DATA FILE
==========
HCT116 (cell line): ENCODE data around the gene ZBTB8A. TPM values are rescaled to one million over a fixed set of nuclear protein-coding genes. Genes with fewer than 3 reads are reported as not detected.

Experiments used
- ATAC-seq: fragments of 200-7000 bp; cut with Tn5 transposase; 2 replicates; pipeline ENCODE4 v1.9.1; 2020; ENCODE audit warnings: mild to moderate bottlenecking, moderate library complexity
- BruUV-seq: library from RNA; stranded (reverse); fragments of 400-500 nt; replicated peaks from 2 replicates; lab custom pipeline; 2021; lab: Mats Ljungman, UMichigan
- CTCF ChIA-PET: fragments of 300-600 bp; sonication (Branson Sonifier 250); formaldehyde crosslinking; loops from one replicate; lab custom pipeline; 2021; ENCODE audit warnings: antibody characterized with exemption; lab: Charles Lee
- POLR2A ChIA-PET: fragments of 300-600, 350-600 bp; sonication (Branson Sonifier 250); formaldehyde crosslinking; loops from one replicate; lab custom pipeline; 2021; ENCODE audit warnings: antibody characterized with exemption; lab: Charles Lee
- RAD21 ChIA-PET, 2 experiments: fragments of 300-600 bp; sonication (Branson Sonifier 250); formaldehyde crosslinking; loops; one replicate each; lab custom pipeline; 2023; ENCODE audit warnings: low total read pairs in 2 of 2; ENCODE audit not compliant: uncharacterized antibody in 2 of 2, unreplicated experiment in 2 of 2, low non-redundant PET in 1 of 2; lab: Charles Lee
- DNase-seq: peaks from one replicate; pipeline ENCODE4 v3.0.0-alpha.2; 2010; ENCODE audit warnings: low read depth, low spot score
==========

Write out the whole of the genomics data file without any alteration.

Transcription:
HCT116 (cell line): ENCODE data around the gene ZBTB8A. TPM values are rescaled to one million over a fixed set of nuclear protein-coding genes. Genes with fewer than 3 reads are reported as not detected.

Experiments used
- ATAC-seq: fragments of 200-7000 bp; cut with Tn5 transposase; 2 replicates; pipeline ENCODE4 v1.9.1; 2020; ENCODE audit warnings: mild to moderate bottlenecking, moderate library complexity
- BruUV-seq: library from RNA; stranded (reverse); fragments of 400-500 nt; replicated peaks from 2 replicates; lab custom pipeline; 2021; lab: Mats Ljungman, UMichigan
- CTCF ChIA-PET: fragments of 300-600 bp; sonication (Branson Sonifier 250); formaldehyde crosslinking; loops from one replicate; lab custom pipeline; 2021; ENCODE audit warnings: antibody characterized with exemption; lab: Charles Lee
- POLR2A ChIA-PET: fragments of 300-600, 350-600 bp; sonication (Branson Sonifier 250); formaldehyde crosslinking; loops from one replicate; lab custom pipeline; 2021; ENCODE audit warnings: antibody characterized with exemption; lab: Charles Lee
- RAD21 ChIA-PET, 2 experiments: fragments of 300-600 bp; sonication (Branson Sonifier 250); formaldehyde crosslinking; loops; one replicate each; lab custom pipeline; 2023; ENCODE audit warnings: low total read pairs in 2 of 2; ENCODE audit not compliant: uncharacterized antibody in 2 of 2, unreplicated experiment in 2 of 2, low non-redundant PET in 1 of 2; lab: Charles Lee
- DNase-seq: peaks from one replicate; pipeline ENCODE4 v3.0.0-alpha.2; 2010; ENCODE audit warnings: low read depth, low spot score